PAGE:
Way back when I was a lad, I had a novel called “Desperadoes” published. With hindsight, the name may have been a mistake. Two years of telling people the title of your new book only to have them go: “Oh really? You’re a fan of The Eagles, are you? Didn’t they have a song called “Desperado”?
You have slaved away for years crafting this noble, intelligent and perceptive tome, only to have it sullied by comparison with a tawdry so-called “song” by Southern California’s answer to the Osmond brothers. You have spent all that time almost alone, writing. But now; you have to do The Author Tour.
You arrive in the first town. Your publishers have mistakenly put you up in a sensationally expensive hotel, thinking you were somebody else. It is the kind of hotel where they knock on the door every fifteen minutes and come in to turn down the bed-sheets. You are not used to this. The kind of hotel you USUALLY stay in, they knock on the door every fifteen minutes and shout: “Time’s up, Mac.”
But you begin to feel good about yourself. Hey, you’re a real author now. You strut around the enormous bathroom like a black polo-necked peacock, opening and sniffing the miniature plastic bottles of hair tonic, shoe polish and hand cream. You sniff so hard that you begin to hallucinate. The room pulses and vibrates in the manner of early Led Zeppelin videos, or the beginnings of flashbacks in cheaply-made soap operas. But you’re feeling cocky. All that hard work was worth it. You should really go home right now, while you’re still feeling good. But you don’t. You make the mistake of turning up to do…the reading.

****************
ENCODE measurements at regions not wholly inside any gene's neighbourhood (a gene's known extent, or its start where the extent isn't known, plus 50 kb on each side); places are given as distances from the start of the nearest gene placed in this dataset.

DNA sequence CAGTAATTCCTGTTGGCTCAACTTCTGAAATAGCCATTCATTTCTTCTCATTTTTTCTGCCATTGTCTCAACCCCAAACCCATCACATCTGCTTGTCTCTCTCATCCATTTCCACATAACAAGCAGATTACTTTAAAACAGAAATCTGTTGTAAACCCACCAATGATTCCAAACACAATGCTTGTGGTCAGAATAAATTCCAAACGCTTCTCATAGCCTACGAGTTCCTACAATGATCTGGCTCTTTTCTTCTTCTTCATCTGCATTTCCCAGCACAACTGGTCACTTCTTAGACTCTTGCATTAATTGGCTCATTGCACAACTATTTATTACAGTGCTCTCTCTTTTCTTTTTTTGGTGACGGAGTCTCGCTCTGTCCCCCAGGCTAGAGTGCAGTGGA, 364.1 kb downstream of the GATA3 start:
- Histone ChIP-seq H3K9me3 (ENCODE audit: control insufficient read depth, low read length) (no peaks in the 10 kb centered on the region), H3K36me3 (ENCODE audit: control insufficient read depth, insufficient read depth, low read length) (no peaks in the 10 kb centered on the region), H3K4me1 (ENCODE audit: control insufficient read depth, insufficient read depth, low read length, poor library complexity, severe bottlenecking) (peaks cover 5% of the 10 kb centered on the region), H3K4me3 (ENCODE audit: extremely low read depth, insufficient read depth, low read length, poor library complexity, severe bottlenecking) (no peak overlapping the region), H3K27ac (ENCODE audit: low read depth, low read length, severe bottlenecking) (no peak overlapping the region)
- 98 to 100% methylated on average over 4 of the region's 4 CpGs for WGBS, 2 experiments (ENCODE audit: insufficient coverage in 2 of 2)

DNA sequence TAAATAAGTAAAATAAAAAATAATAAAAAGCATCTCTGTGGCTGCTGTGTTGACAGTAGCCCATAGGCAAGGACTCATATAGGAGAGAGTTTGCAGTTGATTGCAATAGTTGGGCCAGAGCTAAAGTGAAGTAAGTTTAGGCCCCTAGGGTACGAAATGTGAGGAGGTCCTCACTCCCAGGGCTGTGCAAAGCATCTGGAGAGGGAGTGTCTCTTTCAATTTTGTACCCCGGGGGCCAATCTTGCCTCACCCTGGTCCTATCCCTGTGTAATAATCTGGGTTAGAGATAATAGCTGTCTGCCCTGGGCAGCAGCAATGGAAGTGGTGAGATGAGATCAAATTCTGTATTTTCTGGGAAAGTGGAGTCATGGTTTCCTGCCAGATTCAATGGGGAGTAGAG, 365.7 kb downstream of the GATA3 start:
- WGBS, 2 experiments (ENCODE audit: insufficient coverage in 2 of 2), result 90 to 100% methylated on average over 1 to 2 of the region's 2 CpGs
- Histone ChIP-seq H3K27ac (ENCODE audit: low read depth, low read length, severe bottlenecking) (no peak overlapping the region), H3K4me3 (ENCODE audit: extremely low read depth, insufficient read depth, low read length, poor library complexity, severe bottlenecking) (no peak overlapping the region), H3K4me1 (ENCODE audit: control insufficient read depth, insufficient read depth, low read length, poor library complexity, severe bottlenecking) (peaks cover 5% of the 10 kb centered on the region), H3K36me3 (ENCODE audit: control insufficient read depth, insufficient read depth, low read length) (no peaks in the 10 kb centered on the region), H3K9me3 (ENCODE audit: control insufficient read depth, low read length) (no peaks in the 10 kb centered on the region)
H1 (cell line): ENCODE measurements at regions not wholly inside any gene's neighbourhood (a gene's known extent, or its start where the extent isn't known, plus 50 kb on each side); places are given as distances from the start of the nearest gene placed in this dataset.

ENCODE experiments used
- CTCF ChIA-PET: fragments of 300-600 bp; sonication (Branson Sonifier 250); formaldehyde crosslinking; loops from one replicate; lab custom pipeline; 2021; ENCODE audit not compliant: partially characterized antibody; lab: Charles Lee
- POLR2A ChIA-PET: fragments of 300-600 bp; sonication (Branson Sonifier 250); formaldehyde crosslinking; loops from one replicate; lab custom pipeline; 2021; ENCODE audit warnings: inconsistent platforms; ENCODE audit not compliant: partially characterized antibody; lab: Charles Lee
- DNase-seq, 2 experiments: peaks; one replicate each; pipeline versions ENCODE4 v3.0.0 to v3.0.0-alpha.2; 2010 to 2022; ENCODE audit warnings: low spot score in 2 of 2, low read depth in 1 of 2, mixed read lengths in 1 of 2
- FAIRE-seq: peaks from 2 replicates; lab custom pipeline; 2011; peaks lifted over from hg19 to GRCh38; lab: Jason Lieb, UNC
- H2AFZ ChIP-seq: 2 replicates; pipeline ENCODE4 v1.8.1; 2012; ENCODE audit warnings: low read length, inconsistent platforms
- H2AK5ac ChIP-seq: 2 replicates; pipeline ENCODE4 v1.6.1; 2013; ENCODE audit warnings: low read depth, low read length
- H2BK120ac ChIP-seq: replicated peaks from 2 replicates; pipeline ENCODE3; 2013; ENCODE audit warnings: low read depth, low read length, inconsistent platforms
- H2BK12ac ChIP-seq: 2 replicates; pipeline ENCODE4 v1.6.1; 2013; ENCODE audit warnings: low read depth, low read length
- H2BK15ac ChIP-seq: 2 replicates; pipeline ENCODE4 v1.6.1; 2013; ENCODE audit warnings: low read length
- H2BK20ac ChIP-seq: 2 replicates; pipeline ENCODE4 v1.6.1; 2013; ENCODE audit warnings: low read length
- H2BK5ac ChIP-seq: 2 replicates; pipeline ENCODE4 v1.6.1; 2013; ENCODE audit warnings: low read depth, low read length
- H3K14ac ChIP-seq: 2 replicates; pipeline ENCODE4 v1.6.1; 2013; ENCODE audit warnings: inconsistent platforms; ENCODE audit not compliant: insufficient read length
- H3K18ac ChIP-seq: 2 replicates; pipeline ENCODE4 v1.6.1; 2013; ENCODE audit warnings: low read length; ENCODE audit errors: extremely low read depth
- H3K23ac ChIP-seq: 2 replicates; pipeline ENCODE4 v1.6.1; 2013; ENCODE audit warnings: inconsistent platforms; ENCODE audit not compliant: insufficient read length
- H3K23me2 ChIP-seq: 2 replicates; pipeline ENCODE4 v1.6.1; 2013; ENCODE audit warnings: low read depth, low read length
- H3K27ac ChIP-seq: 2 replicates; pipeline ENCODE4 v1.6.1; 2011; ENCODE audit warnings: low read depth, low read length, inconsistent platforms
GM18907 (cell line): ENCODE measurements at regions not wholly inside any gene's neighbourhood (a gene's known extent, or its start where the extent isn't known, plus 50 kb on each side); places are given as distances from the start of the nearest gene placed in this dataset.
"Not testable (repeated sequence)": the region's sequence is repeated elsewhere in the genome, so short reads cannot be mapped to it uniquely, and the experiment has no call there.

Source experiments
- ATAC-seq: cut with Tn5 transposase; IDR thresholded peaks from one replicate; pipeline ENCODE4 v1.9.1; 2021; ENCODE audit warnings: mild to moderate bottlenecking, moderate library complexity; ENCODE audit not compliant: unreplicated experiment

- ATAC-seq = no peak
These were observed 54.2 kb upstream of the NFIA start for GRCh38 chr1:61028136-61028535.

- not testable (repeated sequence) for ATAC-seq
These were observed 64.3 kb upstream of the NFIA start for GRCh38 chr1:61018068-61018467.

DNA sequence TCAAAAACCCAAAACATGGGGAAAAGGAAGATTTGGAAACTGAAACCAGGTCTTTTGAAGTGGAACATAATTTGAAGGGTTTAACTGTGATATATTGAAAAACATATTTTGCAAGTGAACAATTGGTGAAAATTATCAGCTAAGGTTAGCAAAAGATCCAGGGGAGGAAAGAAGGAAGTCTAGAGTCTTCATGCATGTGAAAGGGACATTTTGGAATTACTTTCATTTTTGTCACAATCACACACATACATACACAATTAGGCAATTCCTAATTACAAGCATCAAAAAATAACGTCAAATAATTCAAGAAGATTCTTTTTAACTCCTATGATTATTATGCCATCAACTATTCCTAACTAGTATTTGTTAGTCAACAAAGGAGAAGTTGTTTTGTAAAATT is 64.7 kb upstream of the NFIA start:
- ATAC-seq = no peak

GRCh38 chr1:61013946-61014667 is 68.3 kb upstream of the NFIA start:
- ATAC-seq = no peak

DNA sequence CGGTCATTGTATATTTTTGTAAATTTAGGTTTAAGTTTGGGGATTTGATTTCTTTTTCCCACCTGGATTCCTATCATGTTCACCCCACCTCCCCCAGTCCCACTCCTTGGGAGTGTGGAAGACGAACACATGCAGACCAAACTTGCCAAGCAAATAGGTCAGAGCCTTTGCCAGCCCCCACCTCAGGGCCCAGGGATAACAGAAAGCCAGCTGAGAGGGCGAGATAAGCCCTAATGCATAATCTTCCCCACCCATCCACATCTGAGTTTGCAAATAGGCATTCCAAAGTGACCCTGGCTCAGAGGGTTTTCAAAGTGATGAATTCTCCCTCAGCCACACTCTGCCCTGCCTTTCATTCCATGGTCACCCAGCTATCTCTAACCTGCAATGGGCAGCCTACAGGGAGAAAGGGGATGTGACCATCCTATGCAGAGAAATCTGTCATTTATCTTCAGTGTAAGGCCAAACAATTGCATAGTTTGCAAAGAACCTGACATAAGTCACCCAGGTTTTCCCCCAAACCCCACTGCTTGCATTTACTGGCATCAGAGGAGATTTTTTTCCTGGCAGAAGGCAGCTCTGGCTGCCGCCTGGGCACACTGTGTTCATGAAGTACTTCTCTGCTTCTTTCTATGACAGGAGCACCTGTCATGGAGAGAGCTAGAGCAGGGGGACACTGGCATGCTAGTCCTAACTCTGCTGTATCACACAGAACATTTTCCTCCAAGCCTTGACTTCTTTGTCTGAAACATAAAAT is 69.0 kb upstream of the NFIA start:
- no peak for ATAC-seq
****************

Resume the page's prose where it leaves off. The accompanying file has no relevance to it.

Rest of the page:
Nothing in life brings you back to reality like arriving at a bookshop in a rainy northern English town to find the pallid and overworked staff trying to spread out and look like a crowd.
If you are EXTREMELY lucky, there might be thirty people at your reading. Perhaps ten will have come to hear you read and – miracle of miracles! – to buy your book. But ten of the others will have come to shuffle up to you before the reading begins and explain frankly how they read your LAST book and thought it a festering mound of rubbish, how they are all writing much more interesting books themselves, and how they would not buy your new book even at gunpoint. Of the remaining punters, four will be distant cousins who live in this godforsaken locality, begrudgingly press-ganged into turning up by their parents, who have threatened to disinherit them otherwise. You will not have seen them since you were seven, when you gave one of them a severe Chinese burn for saying your mother had a moustache. There will be two postgraduate English literature students down at the back. And there will be at least one amiable schizophrenic, who has wandered in for the free glass of Blue Nun and the tepid sausage roll.